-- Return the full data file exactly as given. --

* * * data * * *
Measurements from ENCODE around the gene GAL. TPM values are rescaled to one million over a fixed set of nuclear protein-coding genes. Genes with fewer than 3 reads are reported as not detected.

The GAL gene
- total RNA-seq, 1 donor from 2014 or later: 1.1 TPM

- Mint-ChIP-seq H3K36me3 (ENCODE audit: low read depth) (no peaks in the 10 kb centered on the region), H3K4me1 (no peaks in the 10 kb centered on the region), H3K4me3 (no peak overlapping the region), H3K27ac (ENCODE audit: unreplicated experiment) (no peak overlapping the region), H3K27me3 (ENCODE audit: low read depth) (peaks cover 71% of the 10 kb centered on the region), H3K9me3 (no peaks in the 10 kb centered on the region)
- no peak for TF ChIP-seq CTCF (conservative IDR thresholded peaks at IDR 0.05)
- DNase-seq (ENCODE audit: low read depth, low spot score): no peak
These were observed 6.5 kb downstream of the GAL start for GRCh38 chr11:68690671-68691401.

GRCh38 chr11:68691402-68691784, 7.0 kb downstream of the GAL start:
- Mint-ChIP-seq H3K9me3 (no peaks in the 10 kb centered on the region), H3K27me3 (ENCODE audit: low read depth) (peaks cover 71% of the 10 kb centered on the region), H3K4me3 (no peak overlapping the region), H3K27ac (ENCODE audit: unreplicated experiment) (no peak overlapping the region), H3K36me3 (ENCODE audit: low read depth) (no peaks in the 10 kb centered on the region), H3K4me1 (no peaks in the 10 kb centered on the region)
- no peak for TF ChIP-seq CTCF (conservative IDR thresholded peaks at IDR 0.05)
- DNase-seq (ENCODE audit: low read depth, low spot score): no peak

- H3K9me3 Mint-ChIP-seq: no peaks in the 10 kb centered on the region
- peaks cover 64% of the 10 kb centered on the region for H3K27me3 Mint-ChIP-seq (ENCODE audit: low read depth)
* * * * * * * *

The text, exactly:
Measurements from ENCODE around the gene GAL. TPM values are rescaled to one million over a fixed set of nuclear protein-coding genes. Genes with fewer than 3 reads are reported as not detected.

The GAL gene
- total RNA-seq, 1 donor from 2014 or later: 1.1 TPM

- Mint-ChIP-seq H3K36me3 (ENCODE audit: low read depth) (no peaks in the 10 kb centered on the region), H3K4me1 (no peaks in the 10 kb centered on the region), H3K4me3 (no peak overlapping the region), H3K27ac (ENCODE audit: unreplicated experiment) (no peak overlapping the region), H3K27me3 (ENCODE audit: low read depth) (peaks cover 71% of the 10 kb centered on the region), H3K9me3 (no peaks in the 10 kb centered on the region)
- no peak for TF ChIP-seq CTCF (conservative IDR thresholded peaks at IDR 0.05)
- DNase-seq (ENCODE audit: low read depth, low spot score): no peak
These were observed 6.5 kb downstream of the GAL start for GRCh38 chr11:68690671-68691401.

GRCh38 chr11:68691402-68691784, 7.0 kb downstream of the GAL start:
- Mint-ChIP-seq H3K9me3 (no peaks in the 10 kb centered on the region), H3K27me3 (ENCODE audit: low read depth) (peaks cover 71% of the 10 kb centered on the region), H3K4me3 (no peak overlapping the region), H3K27ac (ENCODE audit: unreplicated experiment) (no peak overlapping the region), H3K36me3 (ENCODE audit: low read depth) (no peaks in the 10 kb centered on the region), H3K4me1 (no peaks in the 10 kb centered on the region)
- no peak for TF ChIP-seq CTCF (conservative IDR thresholded peaks at IDR 0.05)
- DNase-seq (ENCODE audit: low read depth, low spot score): no peak

- H3K9me3 Mint-ChIP-seq: no peaks in the 10 kb centered on the region
- peaks cover 64% of the 10 kb centered on the region for H3K27me3 Mint-ChIP-seq (ENCODE audit: low read depth)